Secretary of State Colin Powell on Saturday turned aside the idea of immediate U.S. support for an Arab-backed U.N. resolution on ridding the Middle East of weapons of mass destruction - a proposal obviously aimed at Israel.
Going into his meeting with Syrian President Bashar Assad, Powell said clearing destructive weapons from the region is a long-standing U.S. goal, but now is not the time to address that matter.
Syria introduced such a resolution in the U.N. Security Council on Friday. Ambassador Mikhail Wehbe said it could enhance the chances for peace in light of the new U.S.-backed "road map" to peace that is now before Israelis and Palestinians.
"I think it is a goal that we have to pursue over time, and not ... at the moment of any particular declaration that might be put forward for political purposes, or to highlight the issue," Powell told reporters.
A senior state department official, speaking on the condition of anonymity, said Powell and the Syrian president met for more than two hours Saturday and discussed a number of matters.
The official declined to be specific but said Assad spoke at length about Syria's view and displayed a "general willingness to cooperate on some issues."
Powell was in Syria to help sell the road map, or blueprint, for negotiations between Israelis and Palestinians that hopefully can bring their 31-month violent conflict to an end. Saturday's talks are a prelude to a second Mideast trip by Powell next week for meetings with Israeli Prime Minister Ariel Sharon and Mahmoud Abbas, the new Palestinian prime minister.
Powell said he would emphasize to Assad that although the road map first addresses the situation between Israelis and Palestinians, it is envisioned as the path to a settlement that also includes the interests of Syria and Lebanon.
"In every one of my previous meetings with the president of Syria, we've discussed the need for parallel tracks that may not move at the same time, the same rate, as the Palestinian-Israeli track, but it must be there," Powell said. "We are interested in a comprehensive solution that will involve creation of a Palestinian state and settling the outstanding issues between Israel and Lebanon, and Israel and Syria."
Following his meeting with Assad, Powell flew to Beirut. During the brief stopover, expected to last about two hours, he was to hold talks with Lebanon's President Emile Lahoud, Prime Minister Rafik Hariri and Parliament Speaker Nabih Berri. Powell was then heading home to Washington.
Israel is widely believed to have nuclear weapons, but refuses to confirm or deny the claim. It is not party to global treaties aimed at controlling the spread of nuclear, chemical or biological weapons.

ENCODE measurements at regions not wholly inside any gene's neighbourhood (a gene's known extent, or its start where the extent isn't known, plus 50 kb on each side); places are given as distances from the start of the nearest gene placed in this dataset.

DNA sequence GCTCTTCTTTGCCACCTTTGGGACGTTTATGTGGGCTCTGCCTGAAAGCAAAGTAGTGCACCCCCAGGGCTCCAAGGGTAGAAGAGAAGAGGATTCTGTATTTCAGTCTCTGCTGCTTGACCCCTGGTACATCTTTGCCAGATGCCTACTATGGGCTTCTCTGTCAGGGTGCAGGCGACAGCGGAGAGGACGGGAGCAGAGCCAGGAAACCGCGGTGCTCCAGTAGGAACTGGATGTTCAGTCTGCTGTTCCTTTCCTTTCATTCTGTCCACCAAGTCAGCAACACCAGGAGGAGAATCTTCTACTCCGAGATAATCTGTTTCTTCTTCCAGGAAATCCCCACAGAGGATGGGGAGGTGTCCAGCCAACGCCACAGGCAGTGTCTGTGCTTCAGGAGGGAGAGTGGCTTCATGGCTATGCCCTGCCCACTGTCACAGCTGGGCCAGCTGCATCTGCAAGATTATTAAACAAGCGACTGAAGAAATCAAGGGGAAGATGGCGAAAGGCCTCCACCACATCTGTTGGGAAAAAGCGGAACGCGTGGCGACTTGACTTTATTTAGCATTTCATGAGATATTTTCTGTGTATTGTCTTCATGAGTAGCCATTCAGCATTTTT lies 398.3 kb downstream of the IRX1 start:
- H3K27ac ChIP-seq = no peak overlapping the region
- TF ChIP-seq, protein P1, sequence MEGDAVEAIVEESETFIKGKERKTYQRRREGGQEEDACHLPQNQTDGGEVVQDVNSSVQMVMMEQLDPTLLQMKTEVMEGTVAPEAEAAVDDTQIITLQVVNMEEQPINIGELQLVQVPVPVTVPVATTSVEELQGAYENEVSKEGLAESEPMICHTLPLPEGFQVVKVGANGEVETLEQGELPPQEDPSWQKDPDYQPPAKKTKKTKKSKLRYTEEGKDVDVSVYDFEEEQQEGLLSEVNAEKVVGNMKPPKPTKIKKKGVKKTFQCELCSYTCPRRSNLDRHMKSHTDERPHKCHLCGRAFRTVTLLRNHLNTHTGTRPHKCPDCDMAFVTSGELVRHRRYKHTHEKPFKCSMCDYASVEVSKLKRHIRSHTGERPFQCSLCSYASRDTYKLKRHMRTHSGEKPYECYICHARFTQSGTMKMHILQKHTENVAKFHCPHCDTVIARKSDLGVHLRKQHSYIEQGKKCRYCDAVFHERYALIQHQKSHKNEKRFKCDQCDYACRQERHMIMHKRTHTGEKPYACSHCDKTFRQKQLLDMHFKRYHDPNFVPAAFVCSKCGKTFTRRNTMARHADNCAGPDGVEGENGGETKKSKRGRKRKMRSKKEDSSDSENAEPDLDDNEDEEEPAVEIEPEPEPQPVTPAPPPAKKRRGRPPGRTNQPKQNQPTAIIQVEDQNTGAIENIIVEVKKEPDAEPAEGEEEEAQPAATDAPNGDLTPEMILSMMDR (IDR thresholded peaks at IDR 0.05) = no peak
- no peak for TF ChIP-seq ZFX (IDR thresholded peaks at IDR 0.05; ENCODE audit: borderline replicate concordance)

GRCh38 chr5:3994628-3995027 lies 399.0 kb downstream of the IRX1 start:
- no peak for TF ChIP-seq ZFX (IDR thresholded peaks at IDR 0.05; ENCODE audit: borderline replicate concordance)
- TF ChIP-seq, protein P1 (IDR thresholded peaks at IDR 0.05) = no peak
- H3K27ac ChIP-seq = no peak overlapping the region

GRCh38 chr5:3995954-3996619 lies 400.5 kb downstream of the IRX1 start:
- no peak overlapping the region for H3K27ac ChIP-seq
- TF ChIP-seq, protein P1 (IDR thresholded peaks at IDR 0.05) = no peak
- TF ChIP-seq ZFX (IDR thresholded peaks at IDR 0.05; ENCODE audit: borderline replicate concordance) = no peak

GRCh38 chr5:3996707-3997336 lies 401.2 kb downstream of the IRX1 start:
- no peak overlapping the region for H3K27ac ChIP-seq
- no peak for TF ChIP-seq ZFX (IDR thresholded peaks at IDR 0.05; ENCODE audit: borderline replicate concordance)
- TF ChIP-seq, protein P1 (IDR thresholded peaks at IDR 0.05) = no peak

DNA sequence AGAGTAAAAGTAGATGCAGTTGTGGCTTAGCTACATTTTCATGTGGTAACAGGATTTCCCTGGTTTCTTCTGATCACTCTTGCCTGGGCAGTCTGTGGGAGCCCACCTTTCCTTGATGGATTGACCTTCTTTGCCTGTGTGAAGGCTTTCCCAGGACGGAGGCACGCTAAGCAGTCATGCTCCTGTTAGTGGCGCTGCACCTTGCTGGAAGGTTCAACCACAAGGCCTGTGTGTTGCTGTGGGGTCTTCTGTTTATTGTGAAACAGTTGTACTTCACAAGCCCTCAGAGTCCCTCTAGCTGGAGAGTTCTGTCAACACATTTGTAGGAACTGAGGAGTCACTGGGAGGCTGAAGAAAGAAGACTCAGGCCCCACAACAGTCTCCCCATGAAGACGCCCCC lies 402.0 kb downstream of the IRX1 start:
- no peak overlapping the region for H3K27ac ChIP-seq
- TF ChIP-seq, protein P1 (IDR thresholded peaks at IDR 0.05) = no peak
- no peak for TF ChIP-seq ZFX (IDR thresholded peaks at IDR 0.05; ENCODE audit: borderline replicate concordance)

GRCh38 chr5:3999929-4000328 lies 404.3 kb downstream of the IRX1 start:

Syria's state-run Al-Thawra newspapers said Saturday that Syria would assert that "the peace and security the hot-headed in the U.S. administration talk about will not be achieved by missiles and planes," but through peaceful channels such as the United Nations.
"Peace and security are achieved by respecting laws and international resolutions and tackling all the causes that led to the new reality," the newspaper said.
Powell said, however, that the United States is not looking to pressure Syria with military action in this new post-Iraq war reality. "I am here to pursue diplomacy and mutual political efforts that both sides can be taking. So the issue of war hostilities is not on the table," Powell said.
But upon arriving in the Syrian capital on Friday, Powell said he had not forgotten that Syria deceived him by failing to deliver on a 2-year-old promise to cut off the flow of oil in a pipeline between Iraq and Syria. And future relations hinge on whether Assad's government takes sincere action in coming weeks and months toward becoming a partner in Middle East peace efforts.
Powell's agenda included a rack of U.S. allegations that Syria supports terrorism, that it sent technology and fighters to Iraq and gave haven to Iraqi officials as Saddam Hussein's rule dissolved. He also planned to call attention to the offices kept in Syria by several Palestinian factions, including the militant Islamic Hamas and Islamic Jihad, which the Bush administration has classified as terrorist organizations.
CBS News Correspondent Robert Berger in Jerusalem reports Israel sees Powell's plan to confront Syria about terrorist support as a big step forward. Israel has long complained that terrorist groups often receive orders for suicide bombings from their leaders based in Damascus.
"Many Israelis were surprised to discover Syria being accepted as a legitimate member of the U.N. Security Council, knowing that Syria is the home for many headquarters of terror organizations," said Israeli analyst Alon Ben David.
Powell said he would tell Assad that the talks the Bush administration hopes to launch between Israel and the Palestinians could blossom into wider negotiations involving Syria. One issue of importance to Syria is the fate of the strategically important Golan Heights.
Powell said with Assad, he intends to "speak clearly, make sure he understands our position" on the Golan Heights, and come away himself with a thorough understanding of Syria's position so he can report back to President Bush.